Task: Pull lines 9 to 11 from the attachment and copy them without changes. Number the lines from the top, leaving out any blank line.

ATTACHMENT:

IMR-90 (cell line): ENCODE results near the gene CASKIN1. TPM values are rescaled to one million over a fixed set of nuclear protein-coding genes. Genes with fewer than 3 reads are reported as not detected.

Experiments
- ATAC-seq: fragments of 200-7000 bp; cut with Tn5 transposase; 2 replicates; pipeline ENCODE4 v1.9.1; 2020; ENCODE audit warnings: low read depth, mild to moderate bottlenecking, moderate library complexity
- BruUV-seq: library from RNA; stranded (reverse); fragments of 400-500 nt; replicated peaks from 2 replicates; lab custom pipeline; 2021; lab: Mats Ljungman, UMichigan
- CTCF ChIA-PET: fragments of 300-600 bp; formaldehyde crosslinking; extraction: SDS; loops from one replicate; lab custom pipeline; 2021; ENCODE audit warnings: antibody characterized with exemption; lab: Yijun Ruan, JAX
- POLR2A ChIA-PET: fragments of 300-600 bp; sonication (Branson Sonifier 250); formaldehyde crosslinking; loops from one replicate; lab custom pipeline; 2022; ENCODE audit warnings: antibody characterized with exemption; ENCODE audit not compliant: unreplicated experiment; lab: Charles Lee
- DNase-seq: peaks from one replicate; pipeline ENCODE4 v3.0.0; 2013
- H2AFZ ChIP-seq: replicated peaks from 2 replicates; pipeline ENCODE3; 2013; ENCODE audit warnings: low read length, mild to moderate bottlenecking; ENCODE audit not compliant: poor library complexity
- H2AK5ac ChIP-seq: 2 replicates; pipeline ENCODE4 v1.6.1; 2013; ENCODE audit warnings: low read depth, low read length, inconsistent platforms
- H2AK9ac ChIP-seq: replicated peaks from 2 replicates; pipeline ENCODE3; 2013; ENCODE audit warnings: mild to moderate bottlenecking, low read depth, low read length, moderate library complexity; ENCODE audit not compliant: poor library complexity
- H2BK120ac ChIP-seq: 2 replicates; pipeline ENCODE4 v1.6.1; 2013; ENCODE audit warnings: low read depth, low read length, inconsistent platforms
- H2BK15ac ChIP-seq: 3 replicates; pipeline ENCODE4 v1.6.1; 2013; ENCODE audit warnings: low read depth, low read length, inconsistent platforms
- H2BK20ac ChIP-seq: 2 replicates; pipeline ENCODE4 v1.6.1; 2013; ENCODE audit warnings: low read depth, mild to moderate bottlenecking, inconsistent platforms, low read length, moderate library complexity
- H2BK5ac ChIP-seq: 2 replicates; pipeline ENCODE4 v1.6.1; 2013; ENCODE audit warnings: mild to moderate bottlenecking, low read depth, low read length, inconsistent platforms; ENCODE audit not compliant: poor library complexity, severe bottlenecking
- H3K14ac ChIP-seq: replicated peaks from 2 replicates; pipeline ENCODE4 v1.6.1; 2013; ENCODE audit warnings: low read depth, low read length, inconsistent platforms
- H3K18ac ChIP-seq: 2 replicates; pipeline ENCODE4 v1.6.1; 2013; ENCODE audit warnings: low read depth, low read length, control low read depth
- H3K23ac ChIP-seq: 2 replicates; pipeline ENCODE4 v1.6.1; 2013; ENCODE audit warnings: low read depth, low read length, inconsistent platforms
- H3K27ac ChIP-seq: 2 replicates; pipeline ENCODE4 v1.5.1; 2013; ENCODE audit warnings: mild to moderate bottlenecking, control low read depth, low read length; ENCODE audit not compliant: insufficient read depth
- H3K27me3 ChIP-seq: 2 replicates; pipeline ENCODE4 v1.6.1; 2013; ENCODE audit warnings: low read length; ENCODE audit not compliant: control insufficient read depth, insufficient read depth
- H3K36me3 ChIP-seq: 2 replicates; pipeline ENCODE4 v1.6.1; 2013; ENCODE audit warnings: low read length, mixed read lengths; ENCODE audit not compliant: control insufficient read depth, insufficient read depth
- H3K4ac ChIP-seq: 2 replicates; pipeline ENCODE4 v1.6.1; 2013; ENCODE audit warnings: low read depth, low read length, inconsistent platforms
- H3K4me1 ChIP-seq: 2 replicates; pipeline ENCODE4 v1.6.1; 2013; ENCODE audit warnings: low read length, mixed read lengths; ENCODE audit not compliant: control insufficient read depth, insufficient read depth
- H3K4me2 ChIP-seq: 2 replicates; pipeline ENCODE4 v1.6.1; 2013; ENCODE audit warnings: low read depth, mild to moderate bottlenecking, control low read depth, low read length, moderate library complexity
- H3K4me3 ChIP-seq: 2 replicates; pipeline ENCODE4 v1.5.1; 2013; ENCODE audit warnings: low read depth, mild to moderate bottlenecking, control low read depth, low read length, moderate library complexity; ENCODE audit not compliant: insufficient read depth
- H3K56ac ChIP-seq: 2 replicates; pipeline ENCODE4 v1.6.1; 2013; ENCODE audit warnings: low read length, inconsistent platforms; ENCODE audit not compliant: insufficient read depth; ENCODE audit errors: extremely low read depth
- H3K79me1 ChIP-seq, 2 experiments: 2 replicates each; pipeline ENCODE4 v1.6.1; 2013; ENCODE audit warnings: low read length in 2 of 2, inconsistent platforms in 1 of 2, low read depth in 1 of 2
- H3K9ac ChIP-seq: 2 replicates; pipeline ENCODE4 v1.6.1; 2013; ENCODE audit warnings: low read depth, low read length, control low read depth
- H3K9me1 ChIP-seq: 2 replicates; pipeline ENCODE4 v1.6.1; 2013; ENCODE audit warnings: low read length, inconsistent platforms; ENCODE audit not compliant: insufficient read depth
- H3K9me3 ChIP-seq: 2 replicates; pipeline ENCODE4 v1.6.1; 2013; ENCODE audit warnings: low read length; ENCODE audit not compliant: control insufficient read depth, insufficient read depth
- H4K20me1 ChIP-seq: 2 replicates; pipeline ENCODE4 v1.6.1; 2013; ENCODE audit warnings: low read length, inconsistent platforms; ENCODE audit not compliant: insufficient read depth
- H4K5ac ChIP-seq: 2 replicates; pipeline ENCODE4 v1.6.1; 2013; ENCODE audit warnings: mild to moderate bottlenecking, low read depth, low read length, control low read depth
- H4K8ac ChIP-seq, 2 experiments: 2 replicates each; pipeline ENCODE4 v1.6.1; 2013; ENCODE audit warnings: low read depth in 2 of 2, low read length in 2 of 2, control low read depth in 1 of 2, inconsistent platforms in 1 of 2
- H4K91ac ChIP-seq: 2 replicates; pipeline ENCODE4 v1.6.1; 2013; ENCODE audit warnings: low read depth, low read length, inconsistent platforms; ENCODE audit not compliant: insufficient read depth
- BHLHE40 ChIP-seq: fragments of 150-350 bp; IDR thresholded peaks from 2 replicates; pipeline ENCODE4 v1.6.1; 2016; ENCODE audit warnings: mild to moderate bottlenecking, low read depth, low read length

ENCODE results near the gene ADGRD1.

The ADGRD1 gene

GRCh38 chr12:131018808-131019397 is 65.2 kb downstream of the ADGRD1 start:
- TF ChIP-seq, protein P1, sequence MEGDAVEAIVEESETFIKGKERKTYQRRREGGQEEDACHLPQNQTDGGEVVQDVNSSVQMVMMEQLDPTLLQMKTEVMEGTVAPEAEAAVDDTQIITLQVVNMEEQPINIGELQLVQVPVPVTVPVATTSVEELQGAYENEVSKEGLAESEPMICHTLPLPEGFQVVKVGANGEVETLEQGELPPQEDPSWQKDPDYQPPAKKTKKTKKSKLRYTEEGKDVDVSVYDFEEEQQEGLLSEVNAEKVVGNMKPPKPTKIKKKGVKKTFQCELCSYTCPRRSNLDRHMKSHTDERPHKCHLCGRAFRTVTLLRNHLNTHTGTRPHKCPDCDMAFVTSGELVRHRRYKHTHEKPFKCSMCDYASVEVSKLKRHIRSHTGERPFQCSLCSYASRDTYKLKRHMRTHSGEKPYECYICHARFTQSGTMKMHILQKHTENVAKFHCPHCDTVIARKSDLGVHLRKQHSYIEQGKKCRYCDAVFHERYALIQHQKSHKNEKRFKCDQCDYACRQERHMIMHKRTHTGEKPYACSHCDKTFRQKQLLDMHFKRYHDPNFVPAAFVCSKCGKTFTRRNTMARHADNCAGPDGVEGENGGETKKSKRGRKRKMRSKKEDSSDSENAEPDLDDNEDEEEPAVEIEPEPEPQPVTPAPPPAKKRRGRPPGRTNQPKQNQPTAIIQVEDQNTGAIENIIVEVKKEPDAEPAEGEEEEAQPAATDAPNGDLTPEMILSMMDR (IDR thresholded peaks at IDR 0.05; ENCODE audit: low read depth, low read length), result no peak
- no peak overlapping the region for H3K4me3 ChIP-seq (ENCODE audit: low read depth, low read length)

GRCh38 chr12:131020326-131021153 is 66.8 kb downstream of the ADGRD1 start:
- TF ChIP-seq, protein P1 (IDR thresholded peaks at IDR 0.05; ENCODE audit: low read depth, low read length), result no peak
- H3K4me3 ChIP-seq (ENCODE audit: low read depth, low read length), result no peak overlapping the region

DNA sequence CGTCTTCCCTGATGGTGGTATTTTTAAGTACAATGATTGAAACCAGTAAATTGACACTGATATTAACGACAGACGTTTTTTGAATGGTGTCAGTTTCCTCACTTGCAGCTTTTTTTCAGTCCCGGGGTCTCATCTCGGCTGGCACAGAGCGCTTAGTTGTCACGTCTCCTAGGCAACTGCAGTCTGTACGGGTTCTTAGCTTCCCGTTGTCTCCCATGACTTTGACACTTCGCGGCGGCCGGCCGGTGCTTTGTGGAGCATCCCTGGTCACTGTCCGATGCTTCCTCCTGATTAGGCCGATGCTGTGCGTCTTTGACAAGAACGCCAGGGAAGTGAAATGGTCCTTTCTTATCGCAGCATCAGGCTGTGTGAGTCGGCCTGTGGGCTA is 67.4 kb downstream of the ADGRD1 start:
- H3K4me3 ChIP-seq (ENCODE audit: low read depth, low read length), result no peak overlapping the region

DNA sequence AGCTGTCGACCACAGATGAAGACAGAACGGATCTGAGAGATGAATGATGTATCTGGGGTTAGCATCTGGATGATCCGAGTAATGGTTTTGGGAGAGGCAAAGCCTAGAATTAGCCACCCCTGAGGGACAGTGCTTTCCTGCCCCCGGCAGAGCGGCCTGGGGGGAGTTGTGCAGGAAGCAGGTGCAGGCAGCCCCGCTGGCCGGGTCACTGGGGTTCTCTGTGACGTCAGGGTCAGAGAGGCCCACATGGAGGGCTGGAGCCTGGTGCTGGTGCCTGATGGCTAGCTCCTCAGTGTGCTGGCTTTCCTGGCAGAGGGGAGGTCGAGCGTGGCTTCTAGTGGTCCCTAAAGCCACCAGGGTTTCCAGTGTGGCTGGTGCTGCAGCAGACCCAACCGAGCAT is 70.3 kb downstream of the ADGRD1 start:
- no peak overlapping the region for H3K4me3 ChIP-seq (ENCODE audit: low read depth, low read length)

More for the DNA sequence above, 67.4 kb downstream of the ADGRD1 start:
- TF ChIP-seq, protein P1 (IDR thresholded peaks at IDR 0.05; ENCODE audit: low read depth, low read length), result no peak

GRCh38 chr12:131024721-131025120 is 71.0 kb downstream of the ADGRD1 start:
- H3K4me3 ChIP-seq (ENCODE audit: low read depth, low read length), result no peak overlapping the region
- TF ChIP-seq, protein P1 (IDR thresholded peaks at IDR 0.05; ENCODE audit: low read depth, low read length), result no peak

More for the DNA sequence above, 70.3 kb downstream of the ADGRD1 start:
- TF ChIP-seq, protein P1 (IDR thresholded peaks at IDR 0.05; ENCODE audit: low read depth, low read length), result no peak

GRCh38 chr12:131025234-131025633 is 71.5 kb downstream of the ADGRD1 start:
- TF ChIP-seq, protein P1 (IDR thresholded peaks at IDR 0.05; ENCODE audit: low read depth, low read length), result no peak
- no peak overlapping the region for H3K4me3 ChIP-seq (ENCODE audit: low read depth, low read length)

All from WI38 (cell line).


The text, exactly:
- H2AK5ac ChIP-seq: 2 replicates; pipeline ENCODE4 v1.6.1; 2013; ENCODE audit warnings: low read depth, low read length, inconsistent platforms
- H2AK9ac ChIP-seq: replicated peaks from 2 replicates; pipeline ENCODE3; 2013; ENCODE audit warnings: mild to moderate bottlenecking, low read depth, low read length, moderate library complexity; ENCODE audit not compliant: poor library complexity
- H2BK120ac ChIP-seq: 2 replicates; pipeline ENCODE4 v1.6.1; 2013; ENCODE audit warnings: low read depth, low read length, inconsistent platforms